- The 1993 survey reported a wide range of charges for similar records, with copies of Grand Lists costing from $5 to $240.
- The 1993 survey also found that charges were calculated in a variety of ways, including fees per document of up to $100, fees per name, fees for labor of up to $40 an hour, and fees of up to $50 each for floppy disks. The same survey indicated that "more than a few" municipalities charged "design fees" as part of the copying costs, design fees encompassing computer time, expense and expertise or training.
- Other 1993 responses reported charging residents different rates from non-residents.
- The 1995 survey of state agencies indicated that most respondents charged 10 cents per paper copy, a fee set through an administrative bulletin, and often did not charge for electronic copies on floppy disks.
Our survey's findings are as follows:MUNICIPAL FEE SCHEDULES
- The actual cost provision of the law apparently has curtailed the use of fee schedules based on factors not associated with the direct cost of producing a copy. Per-name charges were not reported by any who responded to our survey.
- The new law brought standardization of charges by state and municipal bodies.
- There still appear to be significant variations in municipal fees for electronic copies, ranging from 88 cents to $10 per 3.5-inch disk. We also received a call from a citizen who reported being charged $25 for a disk by a municipality that did not respond to the survey.
- In general, the new law apparently has had no significant effect on the quantity of demands for copies. Among the state responses, one agency indicated an increase, while another reported a decrease. The increase was attributed to people believing it was now cheaper to request copies of entire files by phone, rather than to visit the office and select records from a file. The decrease was attributed to the agency's charging for copies that had previously been provided free.
- Only five municipalities linked increases in copying requests to the new law, identifying real estate brokers as the source of the increase. Increased requests for copies of Grand Lists and checklists were also reported and were attributed to more people making blanket copying requests.
- A couple of respondents reported difficulty in determining Act 159's impact on copying requests, given traditional fluctuations based on consumer needs rather than the cost of copies. Election years, for example, always bring increased requests for copies of the checklist, regardless of the copying fees.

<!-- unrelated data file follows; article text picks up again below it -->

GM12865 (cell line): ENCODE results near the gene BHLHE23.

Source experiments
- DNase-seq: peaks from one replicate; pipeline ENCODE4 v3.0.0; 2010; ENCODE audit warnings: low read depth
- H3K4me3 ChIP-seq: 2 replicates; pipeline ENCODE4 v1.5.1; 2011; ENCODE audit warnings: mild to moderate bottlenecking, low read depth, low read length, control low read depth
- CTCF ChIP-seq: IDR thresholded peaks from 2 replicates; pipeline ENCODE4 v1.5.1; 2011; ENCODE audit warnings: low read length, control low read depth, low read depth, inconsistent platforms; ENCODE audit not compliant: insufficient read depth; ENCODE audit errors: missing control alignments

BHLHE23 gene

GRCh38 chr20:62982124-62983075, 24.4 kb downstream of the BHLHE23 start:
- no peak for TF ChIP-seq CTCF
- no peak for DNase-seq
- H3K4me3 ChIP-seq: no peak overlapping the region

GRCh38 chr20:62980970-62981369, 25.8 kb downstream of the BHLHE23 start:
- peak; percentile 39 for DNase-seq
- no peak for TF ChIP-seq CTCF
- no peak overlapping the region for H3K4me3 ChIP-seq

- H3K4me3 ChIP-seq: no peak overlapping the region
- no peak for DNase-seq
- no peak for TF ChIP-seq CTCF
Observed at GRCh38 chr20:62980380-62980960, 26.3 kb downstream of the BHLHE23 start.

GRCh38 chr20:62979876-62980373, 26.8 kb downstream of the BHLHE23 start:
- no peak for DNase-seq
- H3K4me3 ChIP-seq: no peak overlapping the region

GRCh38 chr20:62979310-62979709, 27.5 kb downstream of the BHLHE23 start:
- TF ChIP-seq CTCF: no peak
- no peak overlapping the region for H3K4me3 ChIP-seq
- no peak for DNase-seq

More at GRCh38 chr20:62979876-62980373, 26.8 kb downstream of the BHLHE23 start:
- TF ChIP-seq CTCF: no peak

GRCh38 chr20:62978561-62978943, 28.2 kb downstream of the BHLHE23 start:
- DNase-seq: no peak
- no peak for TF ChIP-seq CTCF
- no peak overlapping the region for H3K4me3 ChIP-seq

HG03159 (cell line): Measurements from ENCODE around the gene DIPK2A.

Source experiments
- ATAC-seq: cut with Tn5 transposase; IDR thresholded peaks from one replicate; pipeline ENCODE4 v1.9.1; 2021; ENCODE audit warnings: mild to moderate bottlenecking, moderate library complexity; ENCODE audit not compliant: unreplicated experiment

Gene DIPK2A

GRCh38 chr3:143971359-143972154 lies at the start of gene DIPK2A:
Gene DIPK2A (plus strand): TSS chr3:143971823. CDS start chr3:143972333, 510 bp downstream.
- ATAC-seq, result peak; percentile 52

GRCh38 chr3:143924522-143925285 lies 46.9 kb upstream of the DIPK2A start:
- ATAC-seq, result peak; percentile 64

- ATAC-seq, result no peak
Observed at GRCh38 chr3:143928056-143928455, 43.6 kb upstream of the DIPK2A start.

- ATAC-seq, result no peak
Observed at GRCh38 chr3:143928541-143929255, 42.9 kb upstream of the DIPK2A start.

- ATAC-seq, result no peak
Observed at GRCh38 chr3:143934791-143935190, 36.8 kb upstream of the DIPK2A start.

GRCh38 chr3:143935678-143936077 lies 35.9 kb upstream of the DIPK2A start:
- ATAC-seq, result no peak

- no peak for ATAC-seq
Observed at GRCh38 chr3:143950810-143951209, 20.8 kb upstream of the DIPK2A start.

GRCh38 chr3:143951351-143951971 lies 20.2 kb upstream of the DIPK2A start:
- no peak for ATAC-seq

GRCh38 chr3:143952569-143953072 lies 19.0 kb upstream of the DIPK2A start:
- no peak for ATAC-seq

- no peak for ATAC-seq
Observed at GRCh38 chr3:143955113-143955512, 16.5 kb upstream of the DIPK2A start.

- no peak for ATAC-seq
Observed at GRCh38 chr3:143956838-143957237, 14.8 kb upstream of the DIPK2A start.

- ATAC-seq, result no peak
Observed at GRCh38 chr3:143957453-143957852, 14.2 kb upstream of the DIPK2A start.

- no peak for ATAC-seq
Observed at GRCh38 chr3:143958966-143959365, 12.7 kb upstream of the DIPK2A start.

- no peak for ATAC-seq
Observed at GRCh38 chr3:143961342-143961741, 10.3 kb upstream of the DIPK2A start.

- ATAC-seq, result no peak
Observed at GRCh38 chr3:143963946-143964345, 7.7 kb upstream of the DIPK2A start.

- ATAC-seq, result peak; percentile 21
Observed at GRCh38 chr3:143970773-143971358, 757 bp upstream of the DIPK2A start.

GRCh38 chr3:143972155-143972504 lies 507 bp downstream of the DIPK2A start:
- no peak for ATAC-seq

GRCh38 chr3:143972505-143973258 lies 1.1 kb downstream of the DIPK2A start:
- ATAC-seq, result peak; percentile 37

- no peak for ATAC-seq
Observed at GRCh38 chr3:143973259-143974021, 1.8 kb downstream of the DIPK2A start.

- The law's impact on the administration of copying requests appears minimal, though a few issues were raised. Twelve state and 10 municipal respondents reported not charging for small requests, since processing the fees would cost more than the amount received. The stated threshold for when charging began varied. It is unclear, however, whether these respondents previously charged for small requests and it also is unclear whether this practice was limited to those who mentioned it.
- There were several comments on the impact of copying requests on staff time, often coupled with suggestions that all labor costs associated with copying be charged without the 30-minute threshold set out by law. Those who raised this issue enumerated the time spent in retrieving, copying, and re-filing records; time interpreting records for the public; and training costs for staff so they can provide electronic copies.
- The law also affected clerks in municipalities where clerks rely on fees for their remuneration. Two clerks reported loss of fee income, one estimating that the new law cost $300 per year in fees.
- Several responses indicate a need for education about the actual cost provisions and public records requests in general. Through survey responses and in calls to the Office, questions were raised on whether a state agency could calculate its own fee schedule; whether requests for mailing labels (as opposed to mailing lists) were legitimate records requests; how to charge when the agency does not have the ability to create copies and must outsource copying; whether travel to the Middlesex records center counts against the 30-minute copying time; whether mailing costs could be included; etc.
- Related questions were directed less at the actual cost law than at conflicting understandings of the nature of public records and the responsibilities of custodians of public records. Since some public records are highly marketable, there were several suggestions that government charge the market value or establish separate rates for (and somehow distinguish among) business and citizen requests. One agency indicated it would seek to exempt its most marketable records from the public records law, similar to the exemption currently accorded Vermont Life's subscription list (1 V.S.A. §317(c)(21).
- Other responses raised issues about whether complying with public records requests was a non-business function that disrupted "normal" work responsibilities. Such statements were more largely represented in the 1993 survey, which found that 38 percent (59 of 154) of respondents felt "copies of public records should be limited for use in the democratic process only (such as checklists to candidates running for elected office)" and 41 percent (65 of 159) did not think "public records should be available to all who request them (such as Realtors, businesses, etc)."